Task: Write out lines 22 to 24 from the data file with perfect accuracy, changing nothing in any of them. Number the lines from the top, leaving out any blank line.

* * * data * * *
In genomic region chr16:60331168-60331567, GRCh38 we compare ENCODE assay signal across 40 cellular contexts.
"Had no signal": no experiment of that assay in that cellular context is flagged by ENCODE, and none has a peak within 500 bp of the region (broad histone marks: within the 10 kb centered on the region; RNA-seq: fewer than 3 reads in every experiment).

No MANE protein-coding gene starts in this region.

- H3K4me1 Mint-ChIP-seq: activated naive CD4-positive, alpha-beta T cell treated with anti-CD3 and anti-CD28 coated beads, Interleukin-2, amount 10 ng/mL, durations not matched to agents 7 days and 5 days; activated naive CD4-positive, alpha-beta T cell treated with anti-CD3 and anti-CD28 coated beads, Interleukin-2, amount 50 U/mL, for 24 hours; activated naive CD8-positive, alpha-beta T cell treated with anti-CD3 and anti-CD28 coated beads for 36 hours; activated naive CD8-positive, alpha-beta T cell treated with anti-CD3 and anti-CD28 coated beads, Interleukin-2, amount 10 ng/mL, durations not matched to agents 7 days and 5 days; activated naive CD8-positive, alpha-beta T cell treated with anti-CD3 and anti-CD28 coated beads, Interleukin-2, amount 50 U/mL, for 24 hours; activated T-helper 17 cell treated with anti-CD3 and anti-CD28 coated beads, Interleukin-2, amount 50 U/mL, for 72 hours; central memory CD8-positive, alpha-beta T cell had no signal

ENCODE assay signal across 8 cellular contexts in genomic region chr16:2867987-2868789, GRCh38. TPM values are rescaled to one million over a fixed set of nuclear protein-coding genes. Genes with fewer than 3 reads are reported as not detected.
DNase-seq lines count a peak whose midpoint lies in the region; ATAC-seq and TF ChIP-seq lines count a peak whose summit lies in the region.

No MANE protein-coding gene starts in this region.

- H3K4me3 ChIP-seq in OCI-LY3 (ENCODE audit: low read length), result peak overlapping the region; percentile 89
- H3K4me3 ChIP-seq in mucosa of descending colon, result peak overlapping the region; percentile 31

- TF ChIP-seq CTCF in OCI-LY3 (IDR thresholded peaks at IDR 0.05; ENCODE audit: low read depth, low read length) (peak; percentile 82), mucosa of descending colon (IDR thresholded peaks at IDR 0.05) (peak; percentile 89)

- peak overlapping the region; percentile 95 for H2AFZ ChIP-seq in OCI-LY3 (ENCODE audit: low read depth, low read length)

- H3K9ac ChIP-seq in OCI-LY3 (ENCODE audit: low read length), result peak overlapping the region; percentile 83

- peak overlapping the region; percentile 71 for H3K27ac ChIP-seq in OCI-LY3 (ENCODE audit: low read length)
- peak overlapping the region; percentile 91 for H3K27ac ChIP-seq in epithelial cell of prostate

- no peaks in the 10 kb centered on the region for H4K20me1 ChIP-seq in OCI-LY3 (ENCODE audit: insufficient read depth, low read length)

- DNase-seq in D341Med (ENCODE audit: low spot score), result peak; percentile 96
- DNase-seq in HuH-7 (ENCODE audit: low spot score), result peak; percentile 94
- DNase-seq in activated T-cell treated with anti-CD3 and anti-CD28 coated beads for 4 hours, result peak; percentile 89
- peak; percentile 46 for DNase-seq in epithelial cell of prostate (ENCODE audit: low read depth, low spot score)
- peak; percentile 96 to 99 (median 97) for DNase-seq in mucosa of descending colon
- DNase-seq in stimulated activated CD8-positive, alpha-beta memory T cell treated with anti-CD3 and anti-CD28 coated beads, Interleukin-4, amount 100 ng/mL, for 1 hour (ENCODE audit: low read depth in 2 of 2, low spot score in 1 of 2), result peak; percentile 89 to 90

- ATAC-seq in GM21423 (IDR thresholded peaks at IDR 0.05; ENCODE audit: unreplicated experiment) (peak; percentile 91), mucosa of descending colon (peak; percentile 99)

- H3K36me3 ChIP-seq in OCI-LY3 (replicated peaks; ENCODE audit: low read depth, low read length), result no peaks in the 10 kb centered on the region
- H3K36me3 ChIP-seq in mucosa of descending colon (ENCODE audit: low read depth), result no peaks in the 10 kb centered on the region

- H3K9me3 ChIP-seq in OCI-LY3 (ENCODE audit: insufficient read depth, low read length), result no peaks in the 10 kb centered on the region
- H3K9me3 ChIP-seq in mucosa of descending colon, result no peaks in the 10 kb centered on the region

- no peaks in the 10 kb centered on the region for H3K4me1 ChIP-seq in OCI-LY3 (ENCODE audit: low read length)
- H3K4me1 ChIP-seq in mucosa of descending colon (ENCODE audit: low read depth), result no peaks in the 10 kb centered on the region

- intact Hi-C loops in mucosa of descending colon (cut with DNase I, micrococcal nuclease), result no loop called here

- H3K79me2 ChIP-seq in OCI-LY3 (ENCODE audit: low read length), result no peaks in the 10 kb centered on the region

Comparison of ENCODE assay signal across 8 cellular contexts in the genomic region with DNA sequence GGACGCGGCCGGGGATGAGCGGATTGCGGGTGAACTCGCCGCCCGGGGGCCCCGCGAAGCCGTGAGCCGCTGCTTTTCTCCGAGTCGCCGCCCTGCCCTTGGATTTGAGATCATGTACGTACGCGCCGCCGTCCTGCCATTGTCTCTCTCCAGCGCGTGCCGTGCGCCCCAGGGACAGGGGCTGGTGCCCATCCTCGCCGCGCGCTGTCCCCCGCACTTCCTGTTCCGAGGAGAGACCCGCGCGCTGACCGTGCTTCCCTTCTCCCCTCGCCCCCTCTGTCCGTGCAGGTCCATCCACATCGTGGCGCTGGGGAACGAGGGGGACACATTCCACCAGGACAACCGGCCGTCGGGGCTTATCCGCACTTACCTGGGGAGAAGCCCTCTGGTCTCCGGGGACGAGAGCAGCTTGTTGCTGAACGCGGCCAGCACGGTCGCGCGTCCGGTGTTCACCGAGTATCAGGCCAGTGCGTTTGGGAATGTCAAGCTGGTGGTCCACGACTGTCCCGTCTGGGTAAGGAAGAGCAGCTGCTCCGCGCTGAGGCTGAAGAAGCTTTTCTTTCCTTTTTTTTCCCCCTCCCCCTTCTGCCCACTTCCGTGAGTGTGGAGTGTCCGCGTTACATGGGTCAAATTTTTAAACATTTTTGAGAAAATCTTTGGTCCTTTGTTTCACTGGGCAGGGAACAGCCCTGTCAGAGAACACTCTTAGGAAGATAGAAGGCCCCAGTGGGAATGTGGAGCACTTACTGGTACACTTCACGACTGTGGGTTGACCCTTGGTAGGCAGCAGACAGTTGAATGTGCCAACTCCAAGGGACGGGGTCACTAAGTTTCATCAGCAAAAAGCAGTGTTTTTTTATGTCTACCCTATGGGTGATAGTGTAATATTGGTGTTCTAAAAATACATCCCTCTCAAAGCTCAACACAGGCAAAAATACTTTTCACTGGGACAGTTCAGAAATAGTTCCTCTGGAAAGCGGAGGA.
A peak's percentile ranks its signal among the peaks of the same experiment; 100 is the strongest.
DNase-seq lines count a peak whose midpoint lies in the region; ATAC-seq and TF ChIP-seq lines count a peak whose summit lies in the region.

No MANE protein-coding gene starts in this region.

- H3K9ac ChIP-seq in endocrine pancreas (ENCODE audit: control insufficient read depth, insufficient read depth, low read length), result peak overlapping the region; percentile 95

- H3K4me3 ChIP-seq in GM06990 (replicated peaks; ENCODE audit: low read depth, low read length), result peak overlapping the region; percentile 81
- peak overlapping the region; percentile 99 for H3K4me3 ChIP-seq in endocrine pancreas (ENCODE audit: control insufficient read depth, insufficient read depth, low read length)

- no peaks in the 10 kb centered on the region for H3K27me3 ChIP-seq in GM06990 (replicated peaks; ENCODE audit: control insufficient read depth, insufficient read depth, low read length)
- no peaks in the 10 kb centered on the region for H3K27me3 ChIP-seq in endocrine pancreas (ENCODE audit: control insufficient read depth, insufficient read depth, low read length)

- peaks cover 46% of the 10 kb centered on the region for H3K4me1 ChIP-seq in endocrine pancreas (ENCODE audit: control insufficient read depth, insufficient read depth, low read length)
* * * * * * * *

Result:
- ATAC-seq in GM21423 (IDR thresholded peaks at IDR 0.05; ENCODE audit: unreplicated experiment) (peak; percentile 91), mucosa of descending colon (peak; percentile 99)

- H3K36me3 ChIP-seq in OCI-LY3 (replicated peaks; ENCODE audit: low read depth, low read length), result no peaks in the 10 kb centered on the region
- H3K36me3 ChIP-seq in mucosa of descending colon (ENCODE audit: low read depth), result no peaks in the 10 kb centered on the region